The BYOD phenomenon is old news, with support from most companies. For IT organizations, that means ensuring proper security and management over the mobile devices employees are likely to use. In the last year, Apple's iPhone and iPad have become the new corporate standards due to high user satisfaction and superior security capabilities. iOS 7 pushes Apple's management and security into new areas, including application management and licensing.
But Samsung has been aggressively promoting its SAFE (Samsung Approved for Enterprise) extensions to Android and its add-on Knox management APIs to bolster its reach into businesses wary of Google's historic lack of concern for security and the rampant malware on Android devices. SAFE targets the first concern. BlackBerry, once the IT darling due to its hundreds of security capabilities, is also trying to gain corporate respect with BlackBerry 10, which supports basic Exchange ActiveSync (EAS) policies out of the box (a first for BlackBerry), as well as a rich set of security features in its retooled BES 10 management server.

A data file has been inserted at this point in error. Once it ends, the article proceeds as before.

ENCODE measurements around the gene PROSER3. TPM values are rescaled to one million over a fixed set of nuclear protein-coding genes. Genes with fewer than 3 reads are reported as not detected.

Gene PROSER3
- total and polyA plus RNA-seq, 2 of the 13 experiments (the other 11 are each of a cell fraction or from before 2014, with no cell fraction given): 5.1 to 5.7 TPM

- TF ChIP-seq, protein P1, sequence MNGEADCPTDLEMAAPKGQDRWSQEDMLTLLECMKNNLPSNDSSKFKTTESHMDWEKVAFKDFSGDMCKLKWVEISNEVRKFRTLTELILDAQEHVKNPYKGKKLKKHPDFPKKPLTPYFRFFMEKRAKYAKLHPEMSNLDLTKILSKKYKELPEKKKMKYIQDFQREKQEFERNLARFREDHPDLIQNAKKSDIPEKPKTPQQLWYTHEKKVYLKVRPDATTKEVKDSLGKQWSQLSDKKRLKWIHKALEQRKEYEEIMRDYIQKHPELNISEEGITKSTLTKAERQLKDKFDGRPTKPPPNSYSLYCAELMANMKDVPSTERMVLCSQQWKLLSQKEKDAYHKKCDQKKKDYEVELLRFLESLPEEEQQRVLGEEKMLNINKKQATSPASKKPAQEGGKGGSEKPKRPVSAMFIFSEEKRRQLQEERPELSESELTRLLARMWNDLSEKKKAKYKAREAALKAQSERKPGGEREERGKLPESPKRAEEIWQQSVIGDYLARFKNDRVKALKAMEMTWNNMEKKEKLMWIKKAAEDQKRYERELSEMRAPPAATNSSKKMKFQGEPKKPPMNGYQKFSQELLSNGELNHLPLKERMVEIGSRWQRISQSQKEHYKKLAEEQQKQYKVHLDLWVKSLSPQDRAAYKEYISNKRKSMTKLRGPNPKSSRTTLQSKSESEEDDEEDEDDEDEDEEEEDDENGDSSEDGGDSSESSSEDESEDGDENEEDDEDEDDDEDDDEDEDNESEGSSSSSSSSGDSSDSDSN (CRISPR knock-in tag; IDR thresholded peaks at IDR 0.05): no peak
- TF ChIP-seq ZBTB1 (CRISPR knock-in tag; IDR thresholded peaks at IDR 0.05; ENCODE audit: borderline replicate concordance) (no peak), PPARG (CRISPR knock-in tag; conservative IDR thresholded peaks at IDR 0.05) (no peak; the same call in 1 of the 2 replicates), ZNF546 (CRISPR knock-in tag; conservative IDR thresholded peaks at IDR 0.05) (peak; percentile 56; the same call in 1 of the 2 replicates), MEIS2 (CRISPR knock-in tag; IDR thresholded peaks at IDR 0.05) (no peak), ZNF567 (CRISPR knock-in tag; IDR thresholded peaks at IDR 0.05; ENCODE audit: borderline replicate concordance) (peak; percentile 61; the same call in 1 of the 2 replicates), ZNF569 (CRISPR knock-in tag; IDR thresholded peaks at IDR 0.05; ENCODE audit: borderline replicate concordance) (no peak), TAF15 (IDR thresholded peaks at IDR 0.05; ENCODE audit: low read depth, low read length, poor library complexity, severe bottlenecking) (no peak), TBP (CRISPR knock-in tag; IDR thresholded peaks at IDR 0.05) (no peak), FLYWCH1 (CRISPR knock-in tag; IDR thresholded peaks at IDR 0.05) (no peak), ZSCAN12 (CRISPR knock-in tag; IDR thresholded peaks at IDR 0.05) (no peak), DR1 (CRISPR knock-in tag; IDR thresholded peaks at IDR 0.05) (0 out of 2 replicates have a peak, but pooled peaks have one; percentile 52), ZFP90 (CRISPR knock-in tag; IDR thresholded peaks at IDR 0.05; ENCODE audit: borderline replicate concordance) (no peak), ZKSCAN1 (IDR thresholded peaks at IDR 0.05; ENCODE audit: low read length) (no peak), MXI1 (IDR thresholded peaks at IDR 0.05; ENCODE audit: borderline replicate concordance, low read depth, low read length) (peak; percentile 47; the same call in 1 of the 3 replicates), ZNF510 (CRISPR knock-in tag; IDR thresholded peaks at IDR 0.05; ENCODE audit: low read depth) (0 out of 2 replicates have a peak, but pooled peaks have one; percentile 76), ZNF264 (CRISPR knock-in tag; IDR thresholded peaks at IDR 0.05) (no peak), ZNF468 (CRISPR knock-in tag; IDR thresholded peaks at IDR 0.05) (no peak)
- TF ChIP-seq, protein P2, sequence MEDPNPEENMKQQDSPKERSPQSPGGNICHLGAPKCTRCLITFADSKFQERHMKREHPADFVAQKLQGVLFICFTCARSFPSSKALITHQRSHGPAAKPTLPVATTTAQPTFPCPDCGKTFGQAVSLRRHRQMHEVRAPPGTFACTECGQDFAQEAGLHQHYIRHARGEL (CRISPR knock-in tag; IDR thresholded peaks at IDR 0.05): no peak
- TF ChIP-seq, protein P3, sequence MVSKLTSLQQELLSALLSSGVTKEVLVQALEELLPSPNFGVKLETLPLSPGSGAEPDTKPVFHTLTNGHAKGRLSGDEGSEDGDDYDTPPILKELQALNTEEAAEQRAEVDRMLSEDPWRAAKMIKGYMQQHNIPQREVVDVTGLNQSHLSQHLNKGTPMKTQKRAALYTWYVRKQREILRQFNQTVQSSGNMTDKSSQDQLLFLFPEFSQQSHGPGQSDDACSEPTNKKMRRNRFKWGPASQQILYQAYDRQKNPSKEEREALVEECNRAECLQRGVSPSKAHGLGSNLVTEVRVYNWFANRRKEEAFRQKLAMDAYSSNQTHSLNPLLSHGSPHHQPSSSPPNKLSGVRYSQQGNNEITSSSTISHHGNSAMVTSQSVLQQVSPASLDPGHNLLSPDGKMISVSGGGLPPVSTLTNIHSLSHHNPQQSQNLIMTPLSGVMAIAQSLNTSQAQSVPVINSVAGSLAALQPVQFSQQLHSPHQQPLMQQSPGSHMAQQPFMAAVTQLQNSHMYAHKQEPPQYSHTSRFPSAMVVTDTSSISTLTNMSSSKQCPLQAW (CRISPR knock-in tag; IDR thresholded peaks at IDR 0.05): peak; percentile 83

Then there's Windows Phone 8, the third version of Microsoft's attempt to deliver a popular smartphone OS. It's historically given little heed to security concerns, but Version 8 endeavors to satisfy basic business security concerns. And the forthcoming Windows Phone 8.1 increases its capabilities even further.
Mobile security falls into two fundamental forms: Microsoft's EAS policies and native APIs.
Exchange ActiveSync policy support compared